John McClain of the Houston Chronicle first reported the deal was complete and also noted Houston finalized terms to make Brian Gaine its new general manager. Ian Rapoport of the NFL Network added the coach and GM are both under contract through the 2022 campaign.
Alex Marvez of Sporting News previously reported O'Brien planned to tell Texans owner Bob McNair he wanted to leave the organization if general manager Rick Smith stayed due to "ongoing friction" within the pair's "working relationship."
ESPN's Adam Schefter provided a statement from Smith about taking time away to focus on family matters after the team's season ended.
"Effective immediately, I have chosen to take an extended leave of absence to focus my attention and intention on my wife's complete recovery from her recent diagnosis of breast cancer. We are faithful and trust in God's promise of healing and wholeness. I am eternally grateful to the McNair family for their unwavering support during this trying time. This was an extremely difficult decision for me to make as I love this organization and every member of this team both on and off the field. I remain committed to our quest to bring a championship to the city of Houston, yet my family needs me now and they are my priority."
It's unclear what role Smith will hold when he returns from his leave of absence.
Houston posted a 4-12 record this season in large part due to an insurmountable number of key injuries. The team lost standout rookie quarterback Deshaun Watson, superstar defensive lineman J. J. Watt and stalwart linebacker Whitney Mercilus along with several depth assets.
The frustrating campaign dropped O'Brien's overall record with the Texans to 31-33 after three straight 9-7 seasons since joining the franchise in 2014. They made the playoffs in both 2015 and 2016.
The track record is formidable given the quarterbacks on the 48-year-old coach's rosters over the last four years. Aside from Watson, who looked like a budding star in seven games before getting hurt, the Texans' QBs during O'Brien's tenure include: Ryan Fitzpatrick, Case Keenum, Ryan Mallett, Tom Savage, Brian Hoyer, T.J. Yates and Brock Osweiler.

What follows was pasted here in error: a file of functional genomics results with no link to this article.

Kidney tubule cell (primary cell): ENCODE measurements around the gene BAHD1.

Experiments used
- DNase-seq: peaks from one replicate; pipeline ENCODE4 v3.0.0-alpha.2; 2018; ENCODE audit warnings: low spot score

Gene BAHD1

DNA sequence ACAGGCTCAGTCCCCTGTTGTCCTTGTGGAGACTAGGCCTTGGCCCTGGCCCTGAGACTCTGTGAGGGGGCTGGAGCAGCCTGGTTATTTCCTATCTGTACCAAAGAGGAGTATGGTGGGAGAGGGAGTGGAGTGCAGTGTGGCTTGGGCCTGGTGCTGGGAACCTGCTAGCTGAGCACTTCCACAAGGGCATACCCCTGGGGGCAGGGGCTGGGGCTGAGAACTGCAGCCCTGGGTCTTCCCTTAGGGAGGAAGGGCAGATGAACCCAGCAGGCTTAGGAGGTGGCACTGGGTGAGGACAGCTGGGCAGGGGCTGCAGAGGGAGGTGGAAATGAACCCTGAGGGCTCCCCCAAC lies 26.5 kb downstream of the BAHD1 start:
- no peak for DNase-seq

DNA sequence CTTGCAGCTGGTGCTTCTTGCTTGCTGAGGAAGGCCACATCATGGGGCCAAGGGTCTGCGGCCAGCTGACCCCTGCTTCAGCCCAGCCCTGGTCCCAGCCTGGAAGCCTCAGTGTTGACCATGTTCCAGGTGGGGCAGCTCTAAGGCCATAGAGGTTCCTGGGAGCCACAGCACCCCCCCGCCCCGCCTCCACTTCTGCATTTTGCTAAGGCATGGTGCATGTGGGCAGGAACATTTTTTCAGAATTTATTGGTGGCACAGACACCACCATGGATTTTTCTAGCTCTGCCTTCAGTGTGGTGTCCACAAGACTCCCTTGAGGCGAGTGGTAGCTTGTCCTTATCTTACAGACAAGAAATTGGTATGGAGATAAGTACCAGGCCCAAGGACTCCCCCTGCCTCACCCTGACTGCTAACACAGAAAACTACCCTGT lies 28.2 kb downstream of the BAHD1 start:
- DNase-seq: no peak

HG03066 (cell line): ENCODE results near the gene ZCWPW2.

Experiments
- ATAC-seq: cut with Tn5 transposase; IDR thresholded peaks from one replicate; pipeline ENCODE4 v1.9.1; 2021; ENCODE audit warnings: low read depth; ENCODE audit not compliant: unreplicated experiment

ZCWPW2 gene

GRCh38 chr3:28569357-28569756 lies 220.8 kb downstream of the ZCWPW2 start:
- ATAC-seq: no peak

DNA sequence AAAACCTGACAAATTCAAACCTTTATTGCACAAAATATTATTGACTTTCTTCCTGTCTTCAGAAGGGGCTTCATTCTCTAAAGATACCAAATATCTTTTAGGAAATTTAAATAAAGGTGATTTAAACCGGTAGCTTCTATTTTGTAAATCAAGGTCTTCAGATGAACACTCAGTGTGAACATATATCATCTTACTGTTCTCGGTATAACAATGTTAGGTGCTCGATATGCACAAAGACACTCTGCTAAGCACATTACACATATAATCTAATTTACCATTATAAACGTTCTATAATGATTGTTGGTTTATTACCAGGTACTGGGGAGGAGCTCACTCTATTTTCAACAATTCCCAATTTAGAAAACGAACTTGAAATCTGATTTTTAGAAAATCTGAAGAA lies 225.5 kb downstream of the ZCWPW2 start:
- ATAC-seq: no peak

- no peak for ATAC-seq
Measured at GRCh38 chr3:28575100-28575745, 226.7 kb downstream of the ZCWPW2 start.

While Keenum has enjoyed moderate success with the Minnesota Vikings during the current campaign, that's mostly a group of also-rans. There certainly isn't a franchise signal-caller in the group, which makes three consecutive winning seasons a more noteworthy accomplishment.
In mid-December, O'Brien responded to questions about his future by saying he wanted to stay with the Texans with one year left on his initial deal.
"Sure. I enjoy being the head coach of the Houston Texans," he told reporters. "I have a great relationship with these players. I'm going to continue to coach hard until they tell me I'm not coaching here anymore.
"I signed a five-year contract. I expect to be back, but these decisions aren't made by me. I don't have any control over those things. All I can control is how I coach the team and how I work with the staff and the people around here, and that's what I try to do."
Ultimately, the decision to keep O'Brien doesn't come as a surprise, but there will be pressure on him to produce a bounce-back season in 2018. While the extension prevents him from entering the campaign under lame-duck status, it likely doesn't completely remove him from the hot seat.
The Texans should be in much better position to contend with the returns of Watson and Watt, though. They are the most important players on the team, and getting 16 games from both next fall would go a long way in getting Houston back into the playoffs.